Niner WFO: This bike is a bit of an odd one out; it has a bit more travel than the Troy, and it’s running on 29” wheels, as opposed to the Troy’s 27.5”. But I found the WFO to be a bit less stable than its longer travel and bigger wheels might suggest, and I’d say it’s roughly comparable to the Troy in terms of plundering through rough stuff at speed.

In terms of suspension performance, the Niner was somewhat similar to the Troy in that it’s suspension was best suited to small and medium sized hits, but could get overwhelmed a bit on bigger impacts.

The WFO’s bigger wheels made it less inclined to hang up on square-edged hits, but the Troy’s suspension was far better for pumping and popping off of rolls in the trail. The WFO’s suspension could be described as wallowy at times, whereas the Troy’s suspension is fairly supportive throughout.

On the fit side of things, like the Troy, the geometry on the Niner is a bit on the small side; it’s another bike where I’d take a serious look at sizing up.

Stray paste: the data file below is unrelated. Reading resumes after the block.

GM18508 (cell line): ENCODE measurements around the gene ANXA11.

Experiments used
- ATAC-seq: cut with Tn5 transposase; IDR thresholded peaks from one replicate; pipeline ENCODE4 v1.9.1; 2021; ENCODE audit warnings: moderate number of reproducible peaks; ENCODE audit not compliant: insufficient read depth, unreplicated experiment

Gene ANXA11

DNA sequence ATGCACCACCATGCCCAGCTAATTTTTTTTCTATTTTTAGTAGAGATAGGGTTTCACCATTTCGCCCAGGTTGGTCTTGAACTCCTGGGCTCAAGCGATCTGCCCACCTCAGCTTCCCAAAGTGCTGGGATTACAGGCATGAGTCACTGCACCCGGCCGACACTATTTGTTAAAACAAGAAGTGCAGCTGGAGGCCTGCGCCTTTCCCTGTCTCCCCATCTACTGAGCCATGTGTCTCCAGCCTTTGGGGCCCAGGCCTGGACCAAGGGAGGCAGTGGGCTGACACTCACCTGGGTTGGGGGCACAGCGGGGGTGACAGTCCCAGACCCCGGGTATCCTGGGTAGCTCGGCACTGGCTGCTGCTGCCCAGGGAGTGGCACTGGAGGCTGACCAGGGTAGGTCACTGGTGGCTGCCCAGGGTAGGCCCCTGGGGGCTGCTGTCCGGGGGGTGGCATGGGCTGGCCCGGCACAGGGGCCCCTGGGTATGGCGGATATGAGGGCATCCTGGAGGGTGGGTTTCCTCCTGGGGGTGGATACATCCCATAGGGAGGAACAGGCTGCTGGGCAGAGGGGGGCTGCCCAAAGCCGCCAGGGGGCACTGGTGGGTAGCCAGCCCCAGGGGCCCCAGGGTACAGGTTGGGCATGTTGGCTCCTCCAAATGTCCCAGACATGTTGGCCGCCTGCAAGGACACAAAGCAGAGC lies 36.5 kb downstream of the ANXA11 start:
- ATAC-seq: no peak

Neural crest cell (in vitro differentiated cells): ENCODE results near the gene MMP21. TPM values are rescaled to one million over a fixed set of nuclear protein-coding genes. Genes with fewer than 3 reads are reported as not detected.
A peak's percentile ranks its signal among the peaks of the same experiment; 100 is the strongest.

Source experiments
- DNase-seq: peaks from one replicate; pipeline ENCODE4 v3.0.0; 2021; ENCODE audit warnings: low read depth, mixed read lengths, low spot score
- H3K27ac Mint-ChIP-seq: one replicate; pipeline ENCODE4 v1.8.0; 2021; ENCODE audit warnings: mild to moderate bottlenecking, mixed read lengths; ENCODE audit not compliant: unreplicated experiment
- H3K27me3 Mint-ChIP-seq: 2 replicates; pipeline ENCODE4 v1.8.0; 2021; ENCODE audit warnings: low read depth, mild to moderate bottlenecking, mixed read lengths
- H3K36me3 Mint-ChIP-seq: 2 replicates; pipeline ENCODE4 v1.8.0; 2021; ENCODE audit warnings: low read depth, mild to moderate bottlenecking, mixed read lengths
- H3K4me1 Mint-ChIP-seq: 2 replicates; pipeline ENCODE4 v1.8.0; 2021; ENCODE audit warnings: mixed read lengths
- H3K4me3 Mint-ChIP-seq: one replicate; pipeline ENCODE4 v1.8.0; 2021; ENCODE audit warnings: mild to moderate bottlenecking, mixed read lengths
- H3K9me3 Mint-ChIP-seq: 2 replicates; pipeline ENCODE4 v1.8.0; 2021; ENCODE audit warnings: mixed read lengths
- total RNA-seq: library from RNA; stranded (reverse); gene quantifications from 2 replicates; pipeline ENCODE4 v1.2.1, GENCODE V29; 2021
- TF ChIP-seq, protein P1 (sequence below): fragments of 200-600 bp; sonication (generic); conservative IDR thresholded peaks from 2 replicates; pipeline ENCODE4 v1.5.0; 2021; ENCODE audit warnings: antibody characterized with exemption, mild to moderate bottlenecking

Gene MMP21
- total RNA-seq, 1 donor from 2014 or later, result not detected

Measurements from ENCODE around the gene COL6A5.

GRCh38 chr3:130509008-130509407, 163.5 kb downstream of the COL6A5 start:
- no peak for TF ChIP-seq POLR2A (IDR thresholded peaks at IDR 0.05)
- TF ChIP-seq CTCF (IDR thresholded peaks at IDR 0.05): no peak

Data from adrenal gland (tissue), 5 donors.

Specialized Enduro: The Troy is really more comparable to the Specialized Stumpjumper FSR, but I haven’t spent much time on a Stumpy and I wanted to include at least one Horst Link bike in the comparisons here.

Because they’re not wholly comparable, I’ll gloss over the discussion of stability and geometry a bit; the Enduro is more stable than the Troy, which should be pretty self evident since it has more travel and slacker angles.

But purely in terms of suspension performance, the two bikes are somewhat similar. Neither are what I would call efficient pedalers, and both feature a fairly active suspension design that does a great job of smoothing out chunky trail.

Noah Bodman reviews the 2015 Devinci Troy Carbon SX for Blister Gear Review
Noah Bodman on the 2015 Devinci Troy Carbon SX. Whitefish, MT.

My old Enduro (the 26” wheeled version) was better about handling big hits than the Troy (as I would expect from a longer travel bike), but I’m hesitant to jump to the conclusion that the Stumpjumper shares that attribute.